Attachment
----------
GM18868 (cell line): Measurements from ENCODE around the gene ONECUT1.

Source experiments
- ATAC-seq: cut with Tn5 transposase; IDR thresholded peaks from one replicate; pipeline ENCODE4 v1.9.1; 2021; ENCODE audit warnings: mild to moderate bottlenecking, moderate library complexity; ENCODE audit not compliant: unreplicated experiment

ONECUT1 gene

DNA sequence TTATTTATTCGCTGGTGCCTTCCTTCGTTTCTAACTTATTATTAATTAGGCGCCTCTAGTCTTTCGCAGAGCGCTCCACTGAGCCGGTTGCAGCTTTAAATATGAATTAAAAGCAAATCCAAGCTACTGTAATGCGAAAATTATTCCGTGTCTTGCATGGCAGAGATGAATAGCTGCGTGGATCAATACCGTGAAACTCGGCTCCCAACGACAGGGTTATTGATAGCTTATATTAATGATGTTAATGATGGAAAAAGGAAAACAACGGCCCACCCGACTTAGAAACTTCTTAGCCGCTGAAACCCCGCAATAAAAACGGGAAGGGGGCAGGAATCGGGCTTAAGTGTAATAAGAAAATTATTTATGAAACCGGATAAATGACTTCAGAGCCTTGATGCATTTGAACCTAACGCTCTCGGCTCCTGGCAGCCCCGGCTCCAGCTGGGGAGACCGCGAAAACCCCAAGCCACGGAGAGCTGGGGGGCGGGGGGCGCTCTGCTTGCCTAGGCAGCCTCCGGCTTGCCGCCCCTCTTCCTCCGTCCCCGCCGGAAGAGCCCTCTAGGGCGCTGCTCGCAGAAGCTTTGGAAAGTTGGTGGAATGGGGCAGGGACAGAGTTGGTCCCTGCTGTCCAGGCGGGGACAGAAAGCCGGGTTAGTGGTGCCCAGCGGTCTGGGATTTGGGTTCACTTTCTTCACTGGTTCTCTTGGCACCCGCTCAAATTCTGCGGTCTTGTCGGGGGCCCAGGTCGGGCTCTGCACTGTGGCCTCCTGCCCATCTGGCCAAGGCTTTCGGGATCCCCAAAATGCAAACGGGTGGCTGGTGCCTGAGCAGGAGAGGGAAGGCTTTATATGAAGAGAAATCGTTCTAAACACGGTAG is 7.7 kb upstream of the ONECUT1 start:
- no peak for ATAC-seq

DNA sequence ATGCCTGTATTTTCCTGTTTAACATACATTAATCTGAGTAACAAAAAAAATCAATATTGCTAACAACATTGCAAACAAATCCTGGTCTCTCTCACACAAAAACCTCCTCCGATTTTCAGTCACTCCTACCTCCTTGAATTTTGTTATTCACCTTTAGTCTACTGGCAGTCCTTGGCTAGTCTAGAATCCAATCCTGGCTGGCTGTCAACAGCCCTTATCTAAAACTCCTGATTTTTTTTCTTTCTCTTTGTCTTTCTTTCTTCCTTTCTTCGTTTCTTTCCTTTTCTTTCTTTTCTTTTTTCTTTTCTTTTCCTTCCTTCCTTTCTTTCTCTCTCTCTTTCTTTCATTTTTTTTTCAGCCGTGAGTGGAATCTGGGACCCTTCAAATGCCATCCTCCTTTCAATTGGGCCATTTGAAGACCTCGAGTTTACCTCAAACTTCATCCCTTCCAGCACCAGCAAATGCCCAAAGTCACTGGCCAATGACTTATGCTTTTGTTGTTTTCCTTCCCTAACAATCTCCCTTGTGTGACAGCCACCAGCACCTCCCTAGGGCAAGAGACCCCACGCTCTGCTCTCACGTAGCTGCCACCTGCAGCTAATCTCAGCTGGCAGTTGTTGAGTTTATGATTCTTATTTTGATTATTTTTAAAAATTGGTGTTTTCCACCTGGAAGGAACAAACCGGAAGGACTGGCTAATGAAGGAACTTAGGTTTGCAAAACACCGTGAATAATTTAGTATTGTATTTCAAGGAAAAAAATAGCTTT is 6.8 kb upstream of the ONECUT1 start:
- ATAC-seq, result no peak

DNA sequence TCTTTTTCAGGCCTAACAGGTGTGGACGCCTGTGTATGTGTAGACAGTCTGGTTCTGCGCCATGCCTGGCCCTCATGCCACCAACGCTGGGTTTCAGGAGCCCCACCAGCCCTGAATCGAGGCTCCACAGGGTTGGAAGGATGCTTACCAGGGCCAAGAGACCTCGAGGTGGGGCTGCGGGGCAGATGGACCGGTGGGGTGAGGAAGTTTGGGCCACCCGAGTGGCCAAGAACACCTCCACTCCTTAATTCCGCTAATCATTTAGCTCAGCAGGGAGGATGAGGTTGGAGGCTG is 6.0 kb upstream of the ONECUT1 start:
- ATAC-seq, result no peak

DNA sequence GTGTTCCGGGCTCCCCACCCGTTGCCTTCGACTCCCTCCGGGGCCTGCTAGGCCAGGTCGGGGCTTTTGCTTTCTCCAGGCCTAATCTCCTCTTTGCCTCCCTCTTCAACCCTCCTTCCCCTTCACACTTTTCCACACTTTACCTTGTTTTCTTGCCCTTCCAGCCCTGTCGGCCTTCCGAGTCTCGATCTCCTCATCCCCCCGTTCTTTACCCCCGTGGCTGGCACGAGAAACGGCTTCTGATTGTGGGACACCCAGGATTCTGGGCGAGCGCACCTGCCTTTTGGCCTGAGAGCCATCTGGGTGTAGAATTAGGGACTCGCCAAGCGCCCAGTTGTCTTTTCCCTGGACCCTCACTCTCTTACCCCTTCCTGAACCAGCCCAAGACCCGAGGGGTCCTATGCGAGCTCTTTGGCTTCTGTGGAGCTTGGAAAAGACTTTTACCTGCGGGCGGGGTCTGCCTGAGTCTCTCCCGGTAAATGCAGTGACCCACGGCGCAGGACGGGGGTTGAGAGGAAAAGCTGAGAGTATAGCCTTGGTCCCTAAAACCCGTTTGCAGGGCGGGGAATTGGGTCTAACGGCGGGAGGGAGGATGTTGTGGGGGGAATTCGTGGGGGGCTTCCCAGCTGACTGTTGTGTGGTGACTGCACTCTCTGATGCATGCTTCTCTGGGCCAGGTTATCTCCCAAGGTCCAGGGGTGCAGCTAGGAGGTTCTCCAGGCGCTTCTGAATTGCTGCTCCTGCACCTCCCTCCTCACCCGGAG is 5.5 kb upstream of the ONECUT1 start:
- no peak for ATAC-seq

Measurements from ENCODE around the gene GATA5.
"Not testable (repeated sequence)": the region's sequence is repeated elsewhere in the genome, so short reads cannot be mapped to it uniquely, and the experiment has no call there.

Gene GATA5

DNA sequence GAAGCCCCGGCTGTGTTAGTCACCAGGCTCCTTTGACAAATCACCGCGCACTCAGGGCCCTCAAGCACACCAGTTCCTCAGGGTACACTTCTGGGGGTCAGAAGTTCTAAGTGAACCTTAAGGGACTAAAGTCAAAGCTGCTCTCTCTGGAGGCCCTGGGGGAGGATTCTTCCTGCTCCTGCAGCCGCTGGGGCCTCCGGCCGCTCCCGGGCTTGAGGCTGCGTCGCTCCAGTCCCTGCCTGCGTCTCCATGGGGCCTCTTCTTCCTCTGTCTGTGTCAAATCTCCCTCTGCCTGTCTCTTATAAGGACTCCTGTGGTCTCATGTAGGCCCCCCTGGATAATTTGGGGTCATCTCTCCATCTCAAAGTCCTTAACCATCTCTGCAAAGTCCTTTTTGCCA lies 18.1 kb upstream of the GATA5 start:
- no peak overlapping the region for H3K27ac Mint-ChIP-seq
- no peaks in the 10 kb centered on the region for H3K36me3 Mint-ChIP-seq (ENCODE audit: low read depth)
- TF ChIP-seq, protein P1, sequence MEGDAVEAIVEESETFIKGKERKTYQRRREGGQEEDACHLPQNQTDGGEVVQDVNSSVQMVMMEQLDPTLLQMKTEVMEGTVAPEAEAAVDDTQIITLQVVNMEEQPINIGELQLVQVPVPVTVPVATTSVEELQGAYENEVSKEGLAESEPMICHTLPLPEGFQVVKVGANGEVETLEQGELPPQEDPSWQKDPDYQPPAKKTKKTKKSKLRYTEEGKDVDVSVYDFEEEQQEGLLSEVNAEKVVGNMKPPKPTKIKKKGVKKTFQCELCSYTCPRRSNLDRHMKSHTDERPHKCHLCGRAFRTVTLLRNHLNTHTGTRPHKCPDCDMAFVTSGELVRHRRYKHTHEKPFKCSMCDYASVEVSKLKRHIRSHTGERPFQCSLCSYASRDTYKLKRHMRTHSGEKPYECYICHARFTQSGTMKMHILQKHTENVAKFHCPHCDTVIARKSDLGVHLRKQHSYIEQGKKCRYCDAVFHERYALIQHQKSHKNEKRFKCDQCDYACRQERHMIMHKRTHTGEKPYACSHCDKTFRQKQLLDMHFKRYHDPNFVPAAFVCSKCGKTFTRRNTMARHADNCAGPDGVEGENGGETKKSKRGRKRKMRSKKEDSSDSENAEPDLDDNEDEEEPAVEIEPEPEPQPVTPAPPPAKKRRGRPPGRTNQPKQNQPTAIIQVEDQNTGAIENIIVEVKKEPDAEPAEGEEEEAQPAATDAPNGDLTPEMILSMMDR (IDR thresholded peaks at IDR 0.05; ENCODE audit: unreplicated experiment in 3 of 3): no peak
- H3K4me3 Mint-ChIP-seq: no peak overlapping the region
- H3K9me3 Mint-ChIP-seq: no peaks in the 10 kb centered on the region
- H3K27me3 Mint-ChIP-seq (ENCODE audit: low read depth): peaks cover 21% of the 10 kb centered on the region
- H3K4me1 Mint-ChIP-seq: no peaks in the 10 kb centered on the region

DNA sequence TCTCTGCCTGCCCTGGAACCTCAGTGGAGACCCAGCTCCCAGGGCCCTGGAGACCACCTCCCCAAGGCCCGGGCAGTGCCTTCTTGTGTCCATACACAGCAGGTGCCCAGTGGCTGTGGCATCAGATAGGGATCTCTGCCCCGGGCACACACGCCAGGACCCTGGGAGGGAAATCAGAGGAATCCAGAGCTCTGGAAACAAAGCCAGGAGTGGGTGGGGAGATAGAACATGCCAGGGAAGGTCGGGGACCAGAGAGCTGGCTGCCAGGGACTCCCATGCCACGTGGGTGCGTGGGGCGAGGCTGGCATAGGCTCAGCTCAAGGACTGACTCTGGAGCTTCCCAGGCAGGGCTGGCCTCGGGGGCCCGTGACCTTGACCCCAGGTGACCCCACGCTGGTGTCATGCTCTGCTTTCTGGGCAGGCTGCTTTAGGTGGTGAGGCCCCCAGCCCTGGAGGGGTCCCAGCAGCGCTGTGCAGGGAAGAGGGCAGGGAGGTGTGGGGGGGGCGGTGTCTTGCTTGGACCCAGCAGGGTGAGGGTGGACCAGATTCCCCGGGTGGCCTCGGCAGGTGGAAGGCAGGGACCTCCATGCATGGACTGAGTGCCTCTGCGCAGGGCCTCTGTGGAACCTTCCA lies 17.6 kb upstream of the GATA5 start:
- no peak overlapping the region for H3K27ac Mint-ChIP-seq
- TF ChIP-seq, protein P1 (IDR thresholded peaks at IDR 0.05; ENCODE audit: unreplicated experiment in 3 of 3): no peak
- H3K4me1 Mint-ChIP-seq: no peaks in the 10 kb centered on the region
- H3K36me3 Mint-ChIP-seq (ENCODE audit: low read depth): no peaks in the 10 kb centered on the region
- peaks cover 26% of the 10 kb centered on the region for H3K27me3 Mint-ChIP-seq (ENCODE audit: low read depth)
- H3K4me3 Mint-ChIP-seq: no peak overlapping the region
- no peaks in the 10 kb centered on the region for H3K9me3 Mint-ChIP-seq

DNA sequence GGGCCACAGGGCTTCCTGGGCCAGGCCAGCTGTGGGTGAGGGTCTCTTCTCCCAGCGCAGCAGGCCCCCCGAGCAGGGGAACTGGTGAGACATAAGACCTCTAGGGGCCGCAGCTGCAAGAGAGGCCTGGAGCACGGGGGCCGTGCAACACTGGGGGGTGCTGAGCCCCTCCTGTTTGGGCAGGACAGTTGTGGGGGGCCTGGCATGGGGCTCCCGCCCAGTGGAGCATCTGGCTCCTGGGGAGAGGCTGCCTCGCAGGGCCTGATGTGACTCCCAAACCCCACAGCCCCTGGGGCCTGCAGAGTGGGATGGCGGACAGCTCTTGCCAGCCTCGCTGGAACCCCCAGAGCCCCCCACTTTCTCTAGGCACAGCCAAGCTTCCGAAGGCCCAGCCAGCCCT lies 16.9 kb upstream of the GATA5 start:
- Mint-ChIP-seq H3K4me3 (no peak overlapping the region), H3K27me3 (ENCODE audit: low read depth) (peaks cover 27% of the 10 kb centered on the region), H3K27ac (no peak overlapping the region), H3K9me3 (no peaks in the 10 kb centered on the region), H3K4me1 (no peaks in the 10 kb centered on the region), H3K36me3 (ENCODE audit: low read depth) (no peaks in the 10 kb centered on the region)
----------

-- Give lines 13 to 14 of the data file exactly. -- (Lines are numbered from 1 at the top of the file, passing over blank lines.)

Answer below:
Measurements from ENCODE around the gene GATA5.
"Not testable (repeated sequence)": the region's sequence is repeated elsewhere in the genome, so short reads cannot be mapped to it uniquely, and the experiment has no call there.